By Dr. Alissa Dimos, CACCP Precision Chiropractic, Bedford, NH
Okay, let’s start from square one. At the end of the day, your pillow’s most important job is to support you in your go-to sleeping position, all night long. And when I say, “support,” I don’t just mean that it feels soft and cozy. The right pillow should keep your head, neck, and spine, all in neutral alignment, and support the natural curvature of your spine (if you don’t have a good curve at this time but are working towards it, than MORE reason for a good pillow.) Keeping a neutral spine not only alleviates neck pain, it also relieves pressure throughout your entire body.
Before we can dive into which pillow is going to be best for those who experience neck pain, or for those who are looking to take care of their posture while they sleep (to help prevent neck pain occurring in the first place), we first need to understand the basic feelings, causes and types of neck pain some people may suffer from.
There are three main types of neck pain that you may experience:
1. Acute neck pain – neck pain that has been occurring for three days or less, so is a very new episode of pain.
2. Sub-acute neck pain – neck pain that has been occurring for 1 – 3 weeks.
3. Chronic neck pain – neck pain that has been occurring for over a month. This type of pain can be happening constantly or on and off daily throughout the month (or longer).
Pro Tip: If you’re not exactly sure how to tell if your spine is in neutral alignment, check to make sure your ears are in line with your shoulders, and your chin is in line with your sternum.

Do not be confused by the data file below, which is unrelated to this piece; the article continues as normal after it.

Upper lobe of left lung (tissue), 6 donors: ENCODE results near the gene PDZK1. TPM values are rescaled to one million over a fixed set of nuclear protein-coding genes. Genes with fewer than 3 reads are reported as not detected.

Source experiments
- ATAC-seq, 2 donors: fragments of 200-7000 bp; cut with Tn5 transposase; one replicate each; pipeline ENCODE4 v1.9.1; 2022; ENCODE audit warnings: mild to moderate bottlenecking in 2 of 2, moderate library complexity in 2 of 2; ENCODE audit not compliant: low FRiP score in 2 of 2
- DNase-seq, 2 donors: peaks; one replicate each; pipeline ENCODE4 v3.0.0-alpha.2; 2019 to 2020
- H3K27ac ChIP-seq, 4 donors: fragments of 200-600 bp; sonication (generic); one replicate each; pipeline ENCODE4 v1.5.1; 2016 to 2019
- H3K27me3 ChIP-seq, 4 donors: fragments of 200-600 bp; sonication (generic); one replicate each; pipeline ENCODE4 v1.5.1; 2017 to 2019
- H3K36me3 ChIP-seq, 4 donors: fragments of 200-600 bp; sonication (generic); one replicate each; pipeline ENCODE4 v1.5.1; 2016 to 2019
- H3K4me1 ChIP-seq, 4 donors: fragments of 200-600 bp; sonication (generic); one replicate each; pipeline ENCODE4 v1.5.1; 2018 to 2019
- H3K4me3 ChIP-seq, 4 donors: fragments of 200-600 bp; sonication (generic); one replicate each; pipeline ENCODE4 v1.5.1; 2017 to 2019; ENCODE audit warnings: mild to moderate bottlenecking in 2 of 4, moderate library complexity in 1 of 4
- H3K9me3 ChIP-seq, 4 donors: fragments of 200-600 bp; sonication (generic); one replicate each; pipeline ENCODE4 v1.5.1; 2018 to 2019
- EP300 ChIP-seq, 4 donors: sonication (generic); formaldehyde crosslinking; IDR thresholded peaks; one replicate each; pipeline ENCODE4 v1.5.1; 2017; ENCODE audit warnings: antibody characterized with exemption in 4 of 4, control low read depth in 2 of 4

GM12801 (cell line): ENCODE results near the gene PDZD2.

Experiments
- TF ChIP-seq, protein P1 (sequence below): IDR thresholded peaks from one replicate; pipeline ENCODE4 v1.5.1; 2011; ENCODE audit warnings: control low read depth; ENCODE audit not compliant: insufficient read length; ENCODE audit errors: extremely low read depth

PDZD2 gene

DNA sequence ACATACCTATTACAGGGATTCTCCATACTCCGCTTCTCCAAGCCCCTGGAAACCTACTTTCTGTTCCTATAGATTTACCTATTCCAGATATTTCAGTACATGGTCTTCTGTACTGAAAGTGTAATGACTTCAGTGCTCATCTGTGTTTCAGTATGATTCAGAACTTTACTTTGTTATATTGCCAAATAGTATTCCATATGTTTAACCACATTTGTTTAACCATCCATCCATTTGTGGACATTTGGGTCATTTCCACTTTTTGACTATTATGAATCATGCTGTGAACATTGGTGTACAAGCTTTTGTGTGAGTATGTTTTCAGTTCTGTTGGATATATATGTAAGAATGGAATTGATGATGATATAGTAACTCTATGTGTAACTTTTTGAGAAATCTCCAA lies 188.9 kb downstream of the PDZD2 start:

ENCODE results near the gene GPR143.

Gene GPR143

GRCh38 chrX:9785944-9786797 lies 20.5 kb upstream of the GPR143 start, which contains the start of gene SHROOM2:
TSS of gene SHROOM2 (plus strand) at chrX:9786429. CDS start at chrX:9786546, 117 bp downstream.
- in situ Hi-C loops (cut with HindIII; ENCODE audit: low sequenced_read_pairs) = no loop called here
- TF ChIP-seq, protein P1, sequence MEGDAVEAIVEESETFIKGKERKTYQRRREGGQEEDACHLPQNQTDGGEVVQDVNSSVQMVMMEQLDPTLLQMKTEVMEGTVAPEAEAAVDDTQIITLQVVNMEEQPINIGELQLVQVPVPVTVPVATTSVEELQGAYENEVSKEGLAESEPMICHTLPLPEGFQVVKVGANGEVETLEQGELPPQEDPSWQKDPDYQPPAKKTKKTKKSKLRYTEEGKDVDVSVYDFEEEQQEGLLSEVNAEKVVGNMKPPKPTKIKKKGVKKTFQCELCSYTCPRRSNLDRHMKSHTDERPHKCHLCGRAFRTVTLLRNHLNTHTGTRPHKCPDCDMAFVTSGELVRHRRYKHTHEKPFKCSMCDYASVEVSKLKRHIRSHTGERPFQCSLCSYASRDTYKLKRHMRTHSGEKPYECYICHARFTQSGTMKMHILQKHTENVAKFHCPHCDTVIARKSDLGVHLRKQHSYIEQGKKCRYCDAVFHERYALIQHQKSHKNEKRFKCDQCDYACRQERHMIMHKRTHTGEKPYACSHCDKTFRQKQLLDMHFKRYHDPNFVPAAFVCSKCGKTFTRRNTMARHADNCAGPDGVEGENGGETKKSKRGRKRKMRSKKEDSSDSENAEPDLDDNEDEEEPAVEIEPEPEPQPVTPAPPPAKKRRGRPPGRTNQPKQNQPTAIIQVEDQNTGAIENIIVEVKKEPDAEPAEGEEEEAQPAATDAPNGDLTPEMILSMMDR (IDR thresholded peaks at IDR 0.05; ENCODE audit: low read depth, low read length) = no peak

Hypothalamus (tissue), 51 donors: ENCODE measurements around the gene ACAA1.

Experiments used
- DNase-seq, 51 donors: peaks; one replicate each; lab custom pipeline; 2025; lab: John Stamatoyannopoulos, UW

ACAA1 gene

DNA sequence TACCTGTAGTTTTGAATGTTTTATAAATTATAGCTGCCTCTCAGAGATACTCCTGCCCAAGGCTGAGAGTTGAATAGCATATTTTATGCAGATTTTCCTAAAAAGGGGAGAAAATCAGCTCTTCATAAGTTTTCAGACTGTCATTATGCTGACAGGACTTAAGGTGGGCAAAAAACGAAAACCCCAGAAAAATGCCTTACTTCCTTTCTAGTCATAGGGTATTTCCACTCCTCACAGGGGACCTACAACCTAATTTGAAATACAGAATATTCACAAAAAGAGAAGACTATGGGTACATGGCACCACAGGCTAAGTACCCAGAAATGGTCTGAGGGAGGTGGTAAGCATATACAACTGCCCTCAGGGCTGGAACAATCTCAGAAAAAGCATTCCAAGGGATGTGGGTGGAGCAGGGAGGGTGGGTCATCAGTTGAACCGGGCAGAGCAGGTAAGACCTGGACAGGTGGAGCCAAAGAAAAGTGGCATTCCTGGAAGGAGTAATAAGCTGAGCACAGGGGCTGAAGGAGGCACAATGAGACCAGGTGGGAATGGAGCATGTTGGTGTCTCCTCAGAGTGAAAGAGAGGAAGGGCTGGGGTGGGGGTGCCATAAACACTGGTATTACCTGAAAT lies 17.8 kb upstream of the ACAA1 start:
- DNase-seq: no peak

Now, here’s the tricky part: each sleeping position requires a different type of pillow in order to maintain healthy posture (I know, I know.)
But before I tell you exactly what each style of sleeper should look for, don’t forget about the fun part of pillow shopping! Once you’ve covered your body’s needs, and you’ve found a pillow that supports a neutral spine, you can dive into all the little details that satisfy your wants. There are, after all, hundreds of pillows out there, so you might as well find the one that’s perfectly suited to you.
You see, your sleeping position is just one reflection of your slumber habits, and there’s a lot more to consider when you’re on the hunt for your perfect pillow. For example, hot sleepers, memory foam fans, eco-friendly folks, and latex lovers are all likely to want specific types of pillows in order to accommodate their personal preferences. Remember: your pillow should always support a healthy posture, but it should also be compatible with your whole self.
So, before we unpack all of this, here is a super helpful picture to help you see where we are headed:
IF YOU ARE A BACK SLEEPER:
In order to maintain healthy posture, back sleepers need what I refer to as a “happy medium pillow,” meaning it’s got a medium loft, and a medium firmness. Additionally, back sleepers might find that pillows filled with materials that conform to pressure (like memory foam, for example), are particularly beneficial.
You might now be wondering, “But why do back sleepers need a pillow with medium loft and firmness?” Well, I’m glad you asked. Let’s take a closer look:
• Medium Loft — A medium loft is going to help relieve pressure in your neck and shoulders by providing a nice, cushy buffer between you and your mattress. If your pillow is too lofty, your head will be craned upwards (ouch, my neck!). If it’s not lofty enough, you’re pretty much lying flat on your mattress (well this isn’t comfortable.)
• Medium Firmness — A medium firmness will keep your head supported enough to be aligned with the spine, and ensure that the pillow won’t flatten over the course of the night. If your pillow is too soft, it’s likely to lose its shape under the weight of your head.